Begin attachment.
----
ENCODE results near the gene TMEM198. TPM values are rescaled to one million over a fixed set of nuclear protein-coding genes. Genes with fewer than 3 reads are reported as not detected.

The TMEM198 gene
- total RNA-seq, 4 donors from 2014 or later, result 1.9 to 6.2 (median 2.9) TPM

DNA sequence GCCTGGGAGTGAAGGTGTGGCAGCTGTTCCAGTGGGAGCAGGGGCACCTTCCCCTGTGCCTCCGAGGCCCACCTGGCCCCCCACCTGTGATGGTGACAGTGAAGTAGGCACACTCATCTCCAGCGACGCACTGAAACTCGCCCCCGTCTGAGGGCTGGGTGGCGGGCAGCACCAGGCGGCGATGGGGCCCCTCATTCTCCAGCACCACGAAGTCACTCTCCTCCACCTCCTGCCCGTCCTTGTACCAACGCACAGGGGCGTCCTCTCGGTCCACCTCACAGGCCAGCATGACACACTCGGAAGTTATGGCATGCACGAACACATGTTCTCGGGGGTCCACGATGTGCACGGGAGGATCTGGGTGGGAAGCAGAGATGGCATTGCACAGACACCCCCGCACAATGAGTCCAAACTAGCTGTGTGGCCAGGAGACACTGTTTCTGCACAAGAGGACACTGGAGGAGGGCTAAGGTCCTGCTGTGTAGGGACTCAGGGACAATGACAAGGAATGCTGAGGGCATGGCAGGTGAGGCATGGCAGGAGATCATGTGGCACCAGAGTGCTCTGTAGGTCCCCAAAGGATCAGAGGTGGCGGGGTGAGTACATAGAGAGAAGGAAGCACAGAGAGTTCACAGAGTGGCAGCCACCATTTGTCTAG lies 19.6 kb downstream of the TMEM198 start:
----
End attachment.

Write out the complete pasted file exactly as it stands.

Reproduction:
ENCODE results near the gene TMEM198. TPM values are rescaled to one million over a fixed set of nuclear protein-coding genes. Genes with fewer than 3 reads are reported as not detected.

The TMEM198 gene
- total RNA-seq, 4 donors from 2014 or later, result 1.9 to 6.2 (median 2.9) TPM

DNA sequence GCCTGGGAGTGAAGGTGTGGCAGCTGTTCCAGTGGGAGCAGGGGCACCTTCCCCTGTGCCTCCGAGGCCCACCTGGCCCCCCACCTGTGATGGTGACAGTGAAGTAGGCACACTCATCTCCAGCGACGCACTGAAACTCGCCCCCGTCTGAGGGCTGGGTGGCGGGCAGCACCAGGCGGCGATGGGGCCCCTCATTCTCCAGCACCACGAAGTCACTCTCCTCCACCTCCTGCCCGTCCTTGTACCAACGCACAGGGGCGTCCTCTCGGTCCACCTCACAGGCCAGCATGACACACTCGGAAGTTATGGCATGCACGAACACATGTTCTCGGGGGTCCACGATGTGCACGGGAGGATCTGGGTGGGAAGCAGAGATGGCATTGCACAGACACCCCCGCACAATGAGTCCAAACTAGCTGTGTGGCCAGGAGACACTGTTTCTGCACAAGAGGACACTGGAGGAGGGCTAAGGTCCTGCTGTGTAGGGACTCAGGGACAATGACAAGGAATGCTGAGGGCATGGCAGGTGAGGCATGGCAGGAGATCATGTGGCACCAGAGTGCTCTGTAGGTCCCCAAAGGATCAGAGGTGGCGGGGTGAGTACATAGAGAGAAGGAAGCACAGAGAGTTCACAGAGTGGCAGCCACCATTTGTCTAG lies 19.6 kb downstream of the TMEM198 start: